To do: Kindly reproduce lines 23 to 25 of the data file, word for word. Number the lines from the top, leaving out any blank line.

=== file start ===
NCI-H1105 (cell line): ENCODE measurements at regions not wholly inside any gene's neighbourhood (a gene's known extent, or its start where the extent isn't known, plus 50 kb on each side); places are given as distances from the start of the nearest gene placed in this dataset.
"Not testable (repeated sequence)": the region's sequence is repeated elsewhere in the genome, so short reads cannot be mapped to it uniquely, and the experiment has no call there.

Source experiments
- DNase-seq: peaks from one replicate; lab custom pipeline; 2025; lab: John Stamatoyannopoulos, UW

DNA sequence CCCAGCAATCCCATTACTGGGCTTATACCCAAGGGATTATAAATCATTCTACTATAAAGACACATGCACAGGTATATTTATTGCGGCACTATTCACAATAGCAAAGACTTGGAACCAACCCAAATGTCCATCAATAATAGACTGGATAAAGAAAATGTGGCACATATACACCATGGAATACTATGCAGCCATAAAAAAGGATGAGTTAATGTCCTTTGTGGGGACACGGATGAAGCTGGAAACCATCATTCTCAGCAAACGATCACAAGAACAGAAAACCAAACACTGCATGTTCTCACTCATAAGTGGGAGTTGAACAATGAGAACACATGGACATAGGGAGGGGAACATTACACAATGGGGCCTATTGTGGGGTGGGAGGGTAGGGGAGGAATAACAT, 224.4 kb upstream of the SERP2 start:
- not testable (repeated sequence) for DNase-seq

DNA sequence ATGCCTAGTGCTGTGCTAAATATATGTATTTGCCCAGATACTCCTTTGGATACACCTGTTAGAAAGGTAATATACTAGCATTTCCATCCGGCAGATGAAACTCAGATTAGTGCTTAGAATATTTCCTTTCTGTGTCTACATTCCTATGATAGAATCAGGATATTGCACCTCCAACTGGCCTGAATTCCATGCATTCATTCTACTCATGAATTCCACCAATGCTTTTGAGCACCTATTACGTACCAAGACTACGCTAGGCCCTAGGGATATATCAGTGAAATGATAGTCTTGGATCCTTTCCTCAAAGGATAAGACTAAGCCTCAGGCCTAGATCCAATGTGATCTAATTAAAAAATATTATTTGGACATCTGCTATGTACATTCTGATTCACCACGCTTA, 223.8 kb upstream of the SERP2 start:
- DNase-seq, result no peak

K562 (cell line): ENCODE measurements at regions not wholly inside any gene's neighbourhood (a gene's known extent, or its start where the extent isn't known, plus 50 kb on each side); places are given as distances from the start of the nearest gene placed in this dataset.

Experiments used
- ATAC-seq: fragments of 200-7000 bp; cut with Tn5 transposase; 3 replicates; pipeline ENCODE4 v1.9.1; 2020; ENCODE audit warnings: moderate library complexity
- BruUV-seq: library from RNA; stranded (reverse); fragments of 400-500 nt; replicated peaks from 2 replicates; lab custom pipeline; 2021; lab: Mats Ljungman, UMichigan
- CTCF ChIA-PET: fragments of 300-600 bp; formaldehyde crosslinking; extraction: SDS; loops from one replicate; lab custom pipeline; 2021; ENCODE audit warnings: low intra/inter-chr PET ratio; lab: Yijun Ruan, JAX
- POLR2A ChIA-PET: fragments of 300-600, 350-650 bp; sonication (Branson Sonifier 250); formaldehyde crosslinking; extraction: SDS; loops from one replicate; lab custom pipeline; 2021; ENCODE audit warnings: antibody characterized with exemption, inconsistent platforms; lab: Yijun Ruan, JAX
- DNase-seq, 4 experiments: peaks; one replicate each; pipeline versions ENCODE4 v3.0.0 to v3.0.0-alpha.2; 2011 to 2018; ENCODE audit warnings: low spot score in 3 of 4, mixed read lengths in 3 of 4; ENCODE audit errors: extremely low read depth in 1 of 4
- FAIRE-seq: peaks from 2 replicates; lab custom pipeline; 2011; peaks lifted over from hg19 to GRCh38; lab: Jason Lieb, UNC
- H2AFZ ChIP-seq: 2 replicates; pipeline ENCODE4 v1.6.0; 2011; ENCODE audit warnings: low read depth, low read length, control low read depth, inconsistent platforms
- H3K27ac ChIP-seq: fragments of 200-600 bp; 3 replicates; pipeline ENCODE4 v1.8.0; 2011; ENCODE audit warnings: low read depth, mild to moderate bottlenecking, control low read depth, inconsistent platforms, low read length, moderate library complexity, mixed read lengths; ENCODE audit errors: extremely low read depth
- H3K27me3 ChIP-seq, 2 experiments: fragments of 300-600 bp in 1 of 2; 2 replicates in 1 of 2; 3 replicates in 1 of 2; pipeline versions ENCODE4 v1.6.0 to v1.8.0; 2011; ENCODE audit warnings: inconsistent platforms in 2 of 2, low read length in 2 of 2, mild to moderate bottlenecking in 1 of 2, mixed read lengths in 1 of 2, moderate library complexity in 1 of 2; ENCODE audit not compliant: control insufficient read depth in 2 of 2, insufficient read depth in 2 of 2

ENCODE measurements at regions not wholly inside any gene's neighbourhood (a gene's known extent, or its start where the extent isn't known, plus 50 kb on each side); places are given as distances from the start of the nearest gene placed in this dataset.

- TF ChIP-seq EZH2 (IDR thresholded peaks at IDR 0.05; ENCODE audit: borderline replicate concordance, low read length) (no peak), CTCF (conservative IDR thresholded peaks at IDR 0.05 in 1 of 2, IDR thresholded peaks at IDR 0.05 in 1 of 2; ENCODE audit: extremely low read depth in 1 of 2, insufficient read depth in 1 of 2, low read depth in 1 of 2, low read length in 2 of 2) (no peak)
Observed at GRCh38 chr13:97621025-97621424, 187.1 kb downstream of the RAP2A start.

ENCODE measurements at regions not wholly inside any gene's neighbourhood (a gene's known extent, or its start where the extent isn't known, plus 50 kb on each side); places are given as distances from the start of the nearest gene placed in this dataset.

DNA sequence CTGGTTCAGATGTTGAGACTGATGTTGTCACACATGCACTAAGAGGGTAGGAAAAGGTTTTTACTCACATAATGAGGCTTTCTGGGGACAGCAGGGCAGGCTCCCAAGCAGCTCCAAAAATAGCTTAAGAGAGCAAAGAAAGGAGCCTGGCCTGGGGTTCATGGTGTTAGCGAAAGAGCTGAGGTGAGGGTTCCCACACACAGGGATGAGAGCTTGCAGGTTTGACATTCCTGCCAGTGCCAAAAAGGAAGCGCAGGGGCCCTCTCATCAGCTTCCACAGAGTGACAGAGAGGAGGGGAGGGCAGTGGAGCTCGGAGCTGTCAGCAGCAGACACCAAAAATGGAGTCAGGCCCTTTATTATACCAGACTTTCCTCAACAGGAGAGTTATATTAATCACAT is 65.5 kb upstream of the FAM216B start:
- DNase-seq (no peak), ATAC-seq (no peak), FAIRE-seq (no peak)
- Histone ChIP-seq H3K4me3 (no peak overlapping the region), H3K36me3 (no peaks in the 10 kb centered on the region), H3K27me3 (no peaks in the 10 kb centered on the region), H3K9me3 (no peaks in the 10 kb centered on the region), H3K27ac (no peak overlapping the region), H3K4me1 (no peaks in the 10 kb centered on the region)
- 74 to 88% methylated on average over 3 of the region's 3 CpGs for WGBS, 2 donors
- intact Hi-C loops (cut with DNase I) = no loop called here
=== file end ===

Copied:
ENCODE measurements at regions not wholly inside any gene's neighbourhood (a gene's known extent, or its start where the extent isn't known, plus 50 kb on each side); places are given as distances from the start of the nearest gene placed in this dataset.

DNA sequence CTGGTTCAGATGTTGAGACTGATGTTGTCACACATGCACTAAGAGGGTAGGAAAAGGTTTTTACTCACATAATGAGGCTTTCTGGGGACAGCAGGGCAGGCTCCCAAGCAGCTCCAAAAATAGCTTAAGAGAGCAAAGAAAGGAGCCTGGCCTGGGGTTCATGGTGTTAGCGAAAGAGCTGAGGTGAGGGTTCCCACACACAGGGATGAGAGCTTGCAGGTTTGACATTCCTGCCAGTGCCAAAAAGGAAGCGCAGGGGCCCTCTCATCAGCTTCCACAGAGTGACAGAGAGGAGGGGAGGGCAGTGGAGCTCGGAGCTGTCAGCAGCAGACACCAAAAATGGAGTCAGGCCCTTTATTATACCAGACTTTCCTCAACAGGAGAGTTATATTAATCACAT is 65.5 kb upstream of the FAM216B start:
- DNase-seq (no peak), ATAC-seq (no peak), FAIRE-seq (no peak)